Introduction: Blended learning is an educational approach that integrates face-to-face with online instruction. This overview of existing systematic reviews aims to evaluate the impact of blended learning on educational outcomes in health care professional education, identify gaps in the current evidence, and direction for future reviews.
Methods: Five databases were searched (January 1, 2000 to January 14, 2021) for systematic reviews of blended versus nonblended learning approaches for health care education. "Flipped classroom", unpublished studies, abstracts, and study protocols were excluded. The extracted data included details of included reviews, description of populations, and outcomes according to Kirkpatrick levels. A narrative review is presented, along with an overarching meta-analysis, which evaluates a synthesized estimate of the effect of blended learning based on standardized mean differences.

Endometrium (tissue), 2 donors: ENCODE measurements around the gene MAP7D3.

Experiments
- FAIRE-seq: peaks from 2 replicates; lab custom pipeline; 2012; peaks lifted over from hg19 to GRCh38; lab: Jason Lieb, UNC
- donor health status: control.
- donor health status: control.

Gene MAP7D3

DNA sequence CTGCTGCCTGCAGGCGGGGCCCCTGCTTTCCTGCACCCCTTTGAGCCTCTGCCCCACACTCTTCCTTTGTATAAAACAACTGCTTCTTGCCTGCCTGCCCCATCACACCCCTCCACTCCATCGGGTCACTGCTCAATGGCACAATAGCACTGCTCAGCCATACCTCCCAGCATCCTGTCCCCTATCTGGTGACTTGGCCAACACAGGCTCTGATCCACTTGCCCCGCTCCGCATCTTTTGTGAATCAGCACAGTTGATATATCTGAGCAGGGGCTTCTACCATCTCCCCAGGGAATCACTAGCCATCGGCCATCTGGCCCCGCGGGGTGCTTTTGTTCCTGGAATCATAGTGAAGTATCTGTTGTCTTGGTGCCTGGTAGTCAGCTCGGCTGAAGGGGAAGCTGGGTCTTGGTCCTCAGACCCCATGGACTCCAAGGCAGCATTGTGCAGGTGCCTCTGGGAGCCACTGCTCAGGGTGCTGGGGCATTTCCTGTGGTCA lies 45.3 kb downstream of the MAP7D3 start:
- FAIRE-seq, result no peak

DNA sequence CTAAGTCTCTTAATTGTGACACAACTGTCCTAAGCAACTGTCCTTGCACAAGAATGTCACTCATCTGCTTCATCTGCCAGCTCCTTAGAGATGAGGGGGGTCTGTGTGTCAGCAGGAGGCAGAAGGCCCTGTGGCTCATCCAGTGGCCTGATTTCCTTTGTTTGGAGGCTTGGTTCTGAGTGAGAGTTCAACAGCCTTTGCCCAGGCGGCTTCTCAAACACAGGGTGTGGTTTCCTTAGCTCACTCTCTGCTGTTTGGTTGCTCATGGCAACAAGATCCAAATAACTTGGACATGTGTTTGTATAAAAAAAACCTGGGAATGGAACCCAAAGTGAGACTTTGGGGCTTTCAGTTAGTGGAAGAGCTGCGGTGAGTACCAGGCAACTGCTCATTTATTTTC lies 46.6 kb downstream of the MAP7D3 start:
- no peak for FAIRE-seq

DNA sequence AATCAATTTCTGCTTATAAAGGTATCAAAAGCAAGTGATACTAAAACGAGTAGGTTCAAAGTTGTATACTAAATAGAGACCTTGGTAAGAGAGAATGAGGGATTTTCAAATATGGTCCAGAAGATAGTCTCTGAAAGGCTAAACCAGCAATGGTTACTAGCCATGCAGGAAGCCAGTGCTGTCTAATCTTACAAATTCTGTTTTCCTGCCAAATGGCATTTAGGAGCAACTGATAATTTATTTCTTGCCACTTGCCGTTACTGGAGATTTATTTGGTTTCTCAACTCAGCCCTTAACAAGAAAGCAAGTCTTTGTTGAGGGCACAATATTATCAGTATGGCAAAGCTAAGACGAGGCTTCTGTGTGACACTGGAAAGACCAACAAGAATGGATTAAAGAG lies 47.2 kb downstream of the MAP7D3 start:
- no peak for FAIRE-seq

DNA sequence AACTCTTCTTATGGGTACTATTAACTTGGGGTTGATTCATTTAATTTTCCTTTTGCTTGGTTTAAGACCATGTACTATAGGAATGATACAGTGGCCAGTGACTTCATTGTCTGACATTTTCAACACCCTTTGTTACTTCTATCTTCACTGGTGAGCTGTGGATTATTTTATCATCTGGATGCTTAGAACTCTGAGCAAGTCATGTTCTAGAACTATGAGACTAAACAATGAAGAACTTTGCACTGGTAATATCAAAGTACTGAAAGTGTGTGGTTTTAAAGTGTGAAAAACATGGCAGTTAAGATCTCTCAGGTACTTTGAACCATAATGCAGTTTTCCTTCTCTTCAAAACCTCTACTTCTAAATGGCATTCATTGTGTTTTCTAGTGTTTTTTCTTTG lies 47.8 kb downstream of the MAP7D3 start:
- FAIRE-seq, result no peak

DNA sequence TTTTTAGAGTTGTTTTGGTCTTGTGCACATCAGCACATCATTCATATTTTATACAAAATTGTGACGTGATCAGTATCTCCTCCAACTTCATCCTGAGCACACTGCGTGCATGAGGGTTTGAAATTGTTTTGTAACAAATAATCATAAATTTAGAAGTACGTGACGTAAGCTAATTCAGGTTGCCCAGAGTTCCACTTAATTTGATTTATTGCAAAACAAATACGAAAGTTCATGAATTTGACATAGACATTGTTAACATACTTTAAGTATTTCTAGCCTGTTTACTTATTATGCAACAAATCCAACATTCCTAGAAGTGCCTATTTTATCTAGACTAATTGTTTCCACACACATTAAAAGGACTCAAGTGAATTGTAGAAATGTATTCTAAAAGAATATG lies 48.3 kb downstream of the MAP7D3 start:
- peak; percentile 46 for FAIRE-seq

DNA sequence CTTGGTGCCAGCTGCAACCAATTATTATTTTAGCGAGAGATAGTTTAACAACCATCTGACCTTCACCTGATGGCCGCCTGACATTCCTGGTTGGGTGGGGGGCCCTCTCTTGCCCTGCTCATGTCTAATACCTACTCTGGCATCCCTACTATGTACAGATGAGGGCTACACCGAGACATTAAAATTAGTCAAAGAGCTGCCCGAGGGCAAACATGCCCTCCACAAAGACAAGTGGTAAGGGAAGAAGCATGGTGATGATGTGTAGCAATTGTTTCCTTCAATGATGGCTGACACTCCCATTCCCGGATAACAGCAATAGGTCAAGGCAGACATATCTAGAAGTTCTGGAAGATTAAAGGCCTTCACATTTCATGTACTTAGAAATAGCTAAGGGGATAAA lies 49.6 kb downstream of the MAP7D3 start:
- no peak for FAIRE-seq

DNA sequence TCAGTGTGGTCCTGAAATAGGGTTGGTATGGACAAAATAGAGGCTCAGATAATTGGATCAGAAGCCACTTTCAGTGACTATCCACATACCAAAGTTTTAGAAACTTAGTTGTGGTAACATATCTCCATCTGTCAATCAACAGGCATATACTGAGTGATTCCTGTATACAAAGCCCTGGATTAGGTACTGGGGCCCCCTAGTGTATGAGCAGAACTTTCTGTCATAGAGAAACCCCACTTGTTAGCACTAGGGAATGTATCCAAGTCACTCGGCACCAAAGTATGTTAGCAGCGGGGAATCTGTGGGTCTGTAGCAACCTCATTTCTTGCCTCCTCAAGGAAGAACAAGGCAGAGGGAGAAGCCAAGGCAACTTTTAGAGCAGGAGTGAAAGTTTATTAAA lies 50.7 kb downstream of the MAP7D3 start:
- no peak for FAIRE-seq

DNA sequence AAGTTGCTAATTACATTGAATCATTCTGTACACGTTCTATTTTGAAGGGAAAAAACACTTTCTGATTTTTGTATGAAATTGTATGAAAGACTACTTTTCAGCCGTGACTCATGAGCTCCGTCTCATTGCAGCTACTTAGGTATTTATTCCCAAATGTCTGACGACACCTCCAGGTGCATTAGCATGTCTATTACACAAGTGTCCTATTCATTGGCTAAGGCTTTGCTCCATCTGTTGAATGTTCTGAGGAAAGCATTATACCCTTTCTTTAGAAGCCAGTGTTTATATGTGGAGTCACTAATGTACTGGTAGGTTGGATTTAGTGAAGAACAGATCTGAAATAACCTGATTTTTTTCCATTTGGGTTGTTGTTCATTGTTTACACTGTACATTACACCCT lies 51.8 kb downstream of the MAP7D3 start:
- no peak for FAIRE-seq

Results: Eleven systematic reviews were included, comprising of 160 primary studies (including 117 randomized controlled trials) from 56 countries with over 18,000 participants. The overall level of evidence was very low quality. An overarching meta-analysis of 93 studies addressing knowledge acquisition favored blended over nonblended learning methods (standardized mean difference 0.768 [95% confidence interval 0.594-0.941]; P < .001). None of the reviews identified an adverse effect on other educational outcomes.
Discussion: Blended learning may be superior to traditional teaching approaches in improving knowledge acquisition. We recommend further research to describe the relative benefits of blended learning in each individual context and identify which elements of instructional design are beneficial for each outcome. Finally, we recommend the use of clear and consistent terminology in reported studies.
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